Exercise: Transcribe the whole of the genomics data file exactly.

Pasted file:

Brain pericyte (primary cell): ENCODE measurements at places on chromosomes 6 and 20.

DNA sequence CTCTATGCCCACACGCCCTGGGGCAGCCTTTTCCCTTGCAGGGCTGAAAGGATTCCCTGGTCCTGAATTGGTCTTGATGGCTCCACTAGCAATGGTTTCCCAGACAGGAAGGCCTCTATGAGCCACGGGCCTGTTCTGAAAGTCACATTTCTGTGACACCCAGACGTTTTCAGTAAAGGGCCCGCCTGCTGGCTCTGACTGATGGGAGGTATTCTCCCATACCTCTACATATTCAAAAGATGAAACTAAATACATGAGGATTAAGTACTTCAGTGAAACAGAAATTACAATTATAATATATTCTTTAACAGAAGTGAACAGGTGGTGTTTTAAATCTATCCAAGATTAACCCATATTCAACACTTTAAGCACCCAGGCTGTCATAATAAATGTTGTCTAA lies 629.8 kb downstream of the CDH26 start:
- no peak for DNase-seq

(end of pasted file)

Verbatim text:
Brain pericyte (primary cell): ENCODE measurements at places on chromosomes 6 and 20.

DNA sequence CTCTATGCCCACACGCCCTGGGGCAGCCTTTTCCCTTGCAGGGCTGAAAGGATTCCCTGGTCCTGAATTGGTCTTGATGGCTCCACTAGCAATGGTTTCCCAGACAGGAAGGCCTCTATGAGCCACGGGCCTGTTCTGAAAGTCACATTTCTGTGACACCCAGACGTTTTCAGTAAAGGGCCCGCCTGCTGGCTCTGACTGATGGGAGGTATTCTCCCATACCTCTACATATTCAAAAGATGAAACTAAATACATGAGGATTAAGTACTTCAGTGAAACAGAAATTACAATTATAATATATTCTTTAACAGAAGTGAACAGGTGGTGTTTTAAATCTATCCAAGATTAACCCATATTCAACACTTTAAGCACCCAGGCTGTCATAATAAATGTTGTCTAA lies 629.8 kb downstream of the CDH26 start:
- no peak for DNase-seq